Tired Of Getting UTIs After Sex? 6 Expert Tips For Preventing Them
There’s more to it than peeing! Sex educator Javay Frye-Nekrasova explains.
With urinary tract infections (UTIs) occurring in one out of five women, chances are you're well aware of the terrible burning sensation associated with them. In fact, it's said that UTIs will affect at least 50% of us in our lifetime, which means it's a hellish nuisance that, unfortunately, many of us will have to bear. What gives? "A urinary tract infection can be caused by multiple things, from holding a bladder for an extended amount of time, touching the genitals without washing your hands, staying in a wet swimsuit or sweaty gym clothes for long periods of time, and of course by not peeing after sex," Lovehoney Sex Educator, Javay Frye-Nekrasova, M.Ed. And, to Frye-Nekrasova's last point, let's be real — most of us spend a lot of time wondering how to prevent UTIs after sex. It's often thought of as a post-coital problem more than anything else.
Peeing after sex is a pretty common and well-known preventative for warding off this frustrating issue. But what else can we do to keep UTIs from happening? Find out with the following refresher, because our loins should only burn from passion... not from an infection.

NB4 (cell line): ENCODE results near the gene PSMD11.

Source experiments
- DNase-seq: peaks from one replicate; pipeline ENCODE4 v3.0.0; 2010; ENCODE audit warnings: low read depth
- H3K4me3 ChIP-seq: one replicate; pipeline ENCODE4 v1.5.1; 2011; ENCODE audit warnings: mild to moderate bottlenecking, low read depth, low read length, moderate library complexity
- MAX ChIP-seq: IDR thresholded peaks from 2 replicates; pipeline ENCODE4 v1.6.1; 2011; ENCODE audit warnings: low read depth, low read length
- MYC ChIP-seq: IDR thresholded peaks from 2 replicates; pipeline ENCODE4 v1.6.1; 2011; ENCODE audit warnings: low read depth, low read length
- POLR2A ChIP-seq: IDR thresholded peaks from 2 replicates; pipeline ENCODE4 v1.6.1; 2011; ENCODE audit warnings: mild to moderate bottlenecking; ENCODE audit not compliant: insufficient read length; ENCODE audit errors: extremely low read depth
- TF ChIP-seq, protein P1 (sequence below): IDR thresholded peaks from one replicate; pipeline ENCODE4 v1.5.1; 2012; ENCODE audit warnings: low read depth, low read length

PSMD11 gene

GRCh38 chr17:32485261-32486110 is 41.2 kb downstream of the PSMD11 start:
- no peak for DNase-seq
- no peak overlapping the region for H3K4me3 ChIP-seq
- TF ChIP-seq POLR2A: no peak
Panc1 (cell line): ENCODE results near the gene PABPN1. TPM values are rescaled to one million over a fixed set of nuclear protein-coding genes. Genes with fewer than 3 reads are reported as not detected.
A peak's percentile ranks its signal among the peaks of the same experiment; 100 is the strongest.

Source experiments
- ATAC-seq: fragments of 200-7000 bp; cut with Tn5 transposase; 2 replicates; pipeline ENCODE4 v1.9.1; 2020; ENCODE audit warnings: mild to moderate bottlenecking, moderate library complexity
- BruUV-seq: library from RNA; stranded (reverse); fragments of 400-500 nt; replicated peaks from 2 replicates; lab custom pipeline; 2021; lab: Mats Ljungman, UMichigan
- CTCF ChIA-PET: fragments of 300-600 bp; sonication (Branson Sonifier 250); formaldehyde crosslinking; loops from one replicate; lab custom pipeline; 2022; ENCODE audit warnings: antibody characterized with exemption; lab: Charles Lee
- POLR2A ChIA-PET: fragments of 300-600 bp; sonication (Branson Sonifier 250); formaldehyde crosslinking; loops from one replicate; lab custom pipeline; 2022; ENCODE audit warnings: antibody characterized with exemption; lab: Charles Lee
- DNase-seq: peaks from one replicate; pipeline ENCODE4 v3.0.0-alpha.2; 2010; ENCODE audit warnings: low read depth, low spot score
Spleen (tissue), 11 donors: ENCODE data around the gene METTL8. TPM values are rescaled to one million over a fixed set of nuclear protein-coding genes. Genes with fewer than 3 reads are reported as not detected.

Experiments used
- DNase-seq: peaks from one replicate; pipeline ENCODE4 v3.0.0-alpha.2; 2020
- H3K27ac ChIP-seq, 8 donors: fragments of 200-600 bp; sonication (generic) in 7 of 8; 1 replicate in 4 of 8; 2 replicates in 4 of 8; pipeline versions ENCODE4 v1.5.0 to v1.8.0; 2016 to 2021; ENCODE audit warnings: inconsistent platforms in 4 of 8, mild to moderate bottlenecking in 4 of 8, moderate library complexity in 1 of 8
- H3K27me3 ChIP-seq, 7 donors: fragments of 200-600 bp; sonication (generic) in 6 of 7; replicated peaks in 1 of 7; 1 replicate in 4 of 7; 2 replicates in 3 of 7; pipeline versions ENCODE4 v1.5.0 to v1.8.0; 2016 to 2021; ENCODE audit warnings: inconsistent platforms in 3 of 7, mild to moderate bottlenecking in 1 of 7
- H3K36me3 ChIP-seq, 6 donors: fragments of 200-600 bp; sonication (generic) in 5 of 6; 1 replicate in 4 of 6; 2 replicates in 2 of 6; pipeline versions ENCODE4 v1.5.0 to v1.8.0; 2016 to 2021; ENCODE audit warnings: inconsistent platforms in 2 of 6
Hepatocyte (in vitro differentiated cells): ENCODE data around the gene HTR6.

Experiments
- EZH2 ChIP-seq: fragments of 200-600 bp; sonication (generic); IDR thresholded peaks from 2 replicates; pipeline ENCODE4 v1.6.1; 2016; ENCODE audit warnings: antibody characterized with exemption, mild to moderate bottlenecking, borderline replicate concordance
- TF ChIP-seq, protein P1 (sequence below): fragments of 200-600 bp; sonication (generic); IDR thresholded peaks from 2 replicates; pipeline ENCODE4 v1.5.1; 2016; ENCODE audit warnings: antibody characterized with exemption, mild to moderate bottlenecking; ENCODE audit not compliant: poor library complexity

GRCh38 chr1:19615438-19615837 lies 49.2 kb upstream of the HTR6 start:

What are the symptoms of a UTI?
If you've experienced a UTI before (or many of them), you're not likely to forget the feeling. But if you haven't and suspect that's what's going on, keep an eye out for:
- A strong, persistent urge to pee — even though not much comes out when you do
- A burning sensation when peeing
- Cloudy urine
- Urine that appears red, bright pink, or cola-colored
- Urine with a strange smell
- Fever or chills
- Pain and/or pressure in your back or lower abdomen
- Feeling shaky or tired
How can you prevent UTIs after sex?
According to Frye-Nekrasova, below are some common and easy ways to prevent UTIs after sex.
1. Drink water. "Water helps to flush the system of anything bad or harmful, so the more hydrated you are and regularly drink your water, the better your chances are."